Gallery Stroll is like a big love letter from Utah artists to the community. A lot of work and love is poured into each Gallery Stroll, making each month an individual experience—galleries open their doors and invite the public to peruse the art after normal business hours, mingle with the artists and ask as many questions as their hearts desire.

This month, I was moved by two shows exploring history, ancestry, communal purpose and social impact: Our America: The Latino Presence In American Art at the Utah Museum of Fine Art and the return of Ruby Chacón with special guest Natalia Deeb-Sossa to the Mestizo Institute of Culture and Arts. Both shows focus on the Latino community with scope and beauty that transcends heritage, yet reminds one of the relevance and passion of this talented and prevalent community.

Our America: The Latino Presence In American Art is an exhibit on loan from the Smithsonian American Art Museum in Washington D.C. The show opened at the Smithsonian in Oct. 2013 and remained on display until March 2014. It makes its Utah debut on Feb. 6 at the UMFA and can be seen up through May 17 of this year. The show features works by 72 modern and contemporary artists working in different mediums. Our America depicts the rich diversity of the Latino community in the United States, showcasing artists of Mexican, Puerto Rican, Cuban and Dominican descent, along with many other Latin American groups.

In the mid-20th Century, many of these groups began to bond together to create a collective Latino identity. The show explores the political and cultural climate of that time, including the Latino reaction to the Civil Rights movement of the ’60s and ’70s, pop culture’s influence on them and how they have chosen to shape what it’s like to be a Latino in America. “Our America challenges preconceived notions of what it means to be ‘American’ and ‘Latino’ in our evolving national culture,” says Jorge Rojas, Director of Education and Engagement at UMFA. He goes on to say, “Exhibitions that celebrate the richness and diversity in our cultures are essential for strengthening cultural pride and identity.” To receive the most of your experience at UMFA, I urge you to visit their website,, for visitor information and a complete listing of events and lectures surrounding their shows.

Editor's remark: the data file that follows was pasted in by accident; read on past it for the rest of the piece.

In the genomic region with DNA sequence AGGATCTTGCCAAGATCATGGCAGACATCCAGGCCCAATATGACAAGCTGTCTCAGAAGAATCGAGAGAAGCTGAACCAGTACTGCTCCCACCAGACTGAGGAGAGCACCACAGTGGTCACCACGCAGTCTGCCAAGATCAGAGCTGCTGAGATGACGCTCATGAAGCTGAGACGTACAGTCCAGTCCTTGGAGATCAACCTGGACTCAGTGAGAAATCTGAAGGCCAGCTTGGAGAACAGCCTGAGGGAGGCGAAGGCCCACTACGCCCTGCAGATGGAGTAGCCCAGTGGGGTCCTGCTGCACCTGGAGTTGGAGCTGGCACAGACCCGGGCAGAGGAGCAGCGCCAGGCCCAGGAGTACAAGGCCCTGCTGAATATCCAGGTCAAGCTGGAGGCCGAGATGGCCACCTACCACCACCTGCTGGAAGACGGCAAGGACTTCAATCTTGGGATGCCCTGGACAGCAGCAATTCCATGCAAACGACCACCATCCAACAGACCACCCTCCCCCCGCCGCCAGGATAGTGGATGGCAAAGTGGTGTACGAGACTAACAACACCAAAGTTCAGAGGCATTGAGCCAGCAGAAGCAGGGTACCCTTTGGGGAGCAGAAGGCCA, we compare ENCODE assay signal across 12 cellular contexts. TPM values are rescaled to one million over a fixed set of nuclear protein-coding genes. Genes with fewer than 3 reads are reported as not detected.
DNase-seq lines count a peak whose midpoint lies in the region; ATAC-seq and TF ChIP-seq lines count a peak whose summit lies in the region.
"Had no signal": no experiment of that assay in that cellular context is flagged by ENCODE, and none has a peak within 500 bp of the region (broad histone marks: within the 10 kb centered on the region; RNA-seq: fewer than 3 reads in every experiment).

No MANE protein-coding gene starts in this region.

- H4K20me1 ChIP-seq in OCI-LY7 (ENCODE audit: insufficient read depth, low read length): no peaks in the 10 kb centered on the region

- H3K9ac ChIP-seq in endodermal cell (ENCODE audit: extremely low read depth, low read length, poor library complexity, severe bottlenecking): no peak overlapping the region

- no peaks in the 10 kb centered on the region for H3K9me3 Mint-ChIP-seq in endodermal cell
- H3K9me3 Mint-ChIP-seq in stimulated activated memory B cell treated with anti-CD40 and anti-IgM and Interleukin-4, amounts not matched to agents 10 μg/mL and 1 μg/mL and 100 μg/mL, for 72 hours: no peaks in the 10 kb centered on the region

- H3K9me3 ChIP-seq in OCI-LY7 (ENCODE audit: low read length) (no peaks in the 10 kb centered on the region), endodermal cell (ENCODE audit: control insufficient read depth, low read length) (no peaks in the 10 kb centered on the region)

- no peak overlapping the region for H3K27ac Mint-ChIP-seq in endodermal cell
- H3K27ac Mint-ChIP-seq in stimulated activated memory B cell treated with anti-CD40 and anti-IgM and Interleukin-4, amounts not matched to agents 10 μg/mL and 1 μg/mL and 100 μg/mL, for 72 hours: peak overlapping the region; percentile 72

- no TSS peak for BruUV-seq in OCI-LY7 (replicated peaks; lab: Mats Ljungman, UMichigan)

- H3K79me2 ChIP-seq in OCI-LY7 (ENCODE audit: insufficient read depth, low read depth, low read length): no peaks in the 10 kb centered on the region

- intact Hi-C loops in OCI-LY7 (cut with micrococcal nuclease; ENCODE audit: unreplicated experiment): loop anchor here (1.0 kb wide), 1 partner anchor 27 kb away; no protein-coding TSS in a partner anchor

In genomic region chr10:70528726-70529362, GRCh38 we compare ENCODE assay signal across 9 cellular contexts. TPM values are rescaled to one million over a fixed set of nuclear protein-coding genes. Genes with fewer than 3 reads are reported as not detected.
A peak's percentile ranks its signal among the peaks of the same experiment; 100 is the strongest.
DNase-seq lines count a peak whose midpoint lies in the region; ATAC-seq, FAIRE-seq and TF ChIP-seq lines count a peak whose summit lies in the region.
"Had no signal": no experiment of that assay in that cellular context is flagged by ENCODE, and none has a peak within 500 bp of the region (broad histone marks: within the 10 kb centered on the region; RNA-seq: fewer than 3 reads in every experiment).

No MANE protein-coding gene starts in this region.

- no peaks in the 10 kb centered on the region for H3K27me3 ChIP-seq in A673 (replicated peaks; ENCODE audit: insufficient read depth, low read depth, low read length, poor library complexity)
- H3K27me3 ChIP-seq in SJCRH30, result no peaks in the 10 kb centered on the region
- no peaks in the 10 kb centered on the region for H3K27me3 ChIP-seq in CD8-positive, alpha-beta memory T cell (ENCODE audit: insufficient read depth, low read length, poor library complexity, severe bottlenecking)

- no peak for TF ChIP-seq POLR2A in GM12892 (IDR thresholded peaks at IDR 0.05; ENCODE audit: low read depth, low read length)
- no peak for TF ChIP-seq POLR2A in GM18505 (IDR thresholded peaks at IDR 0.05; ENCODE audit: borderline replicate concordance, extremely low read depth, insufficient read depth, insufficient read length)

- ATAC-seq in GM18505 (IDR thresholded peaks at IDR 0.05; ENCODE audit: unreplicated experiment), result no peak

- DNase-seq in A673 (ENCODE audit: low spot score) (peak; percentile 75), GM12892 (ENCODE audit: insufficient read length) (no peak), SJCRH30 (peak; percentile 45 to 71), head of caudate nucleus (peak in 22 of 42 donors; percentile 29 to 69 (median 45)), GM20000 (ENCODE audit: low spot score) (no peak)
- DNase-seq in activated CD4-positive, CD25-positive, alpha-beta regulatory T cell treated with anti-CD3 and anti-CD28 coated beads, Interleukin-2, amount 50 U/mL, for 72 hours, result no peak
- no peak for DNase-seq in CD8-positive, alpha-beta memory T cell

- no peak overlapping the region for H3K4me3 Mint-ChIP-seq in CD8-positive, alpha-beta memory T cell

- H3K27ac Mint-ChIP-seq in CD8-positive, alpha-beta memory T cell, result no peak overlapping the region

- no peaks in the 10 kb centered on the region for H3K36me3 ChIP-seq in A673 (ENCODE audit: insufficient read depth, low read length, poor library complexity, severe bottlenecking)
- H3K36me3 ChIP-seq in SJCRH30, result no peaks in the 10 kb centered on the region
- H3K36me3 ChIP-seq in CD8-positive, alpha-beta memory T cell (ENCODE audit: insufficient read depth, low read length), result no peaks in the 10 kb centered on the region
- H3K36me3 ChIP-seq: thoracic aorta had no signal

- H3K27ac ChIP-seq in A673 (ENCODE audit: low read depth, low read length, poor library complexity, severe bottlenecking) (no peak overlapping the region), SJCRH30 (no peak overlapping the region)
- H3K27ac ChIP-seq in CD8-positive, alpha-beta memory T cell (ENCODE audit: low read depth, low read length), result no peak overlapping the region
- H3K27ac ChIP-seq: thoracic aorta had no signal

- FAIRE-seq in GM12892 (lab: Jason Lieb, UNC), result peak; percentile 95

A goal of the Mestizo Institute for Culture and Arts is to celebrate cultural exchanges and enrich our understanding of diverse cultures while acknowledging commonalities through the humanities. Visionary artist and MICA co-founder Ruby Chacón returns to Mestizo in February for a joint show with UC Davis Chican@ Studies professor and photographer Natalia Deeb-Sossa. The show, entitled Creadoras de Cultura: Activismo y Espiritualidad, will explore the rich heritage of Chicana women as cultural producers and makers through painting and photography. The opening reception will happen pre-Gallery Stroll on Feb. 13. The artists will also be present for the closing reception on March 13. Mestizo Gallery is located inside the Mestizo Coffeehouse at 631 W. North Temple, Suite 700.

Two great shows, expanding our understanding of each other and ourselves—I heart Gallery Stroll. I hope you will, too.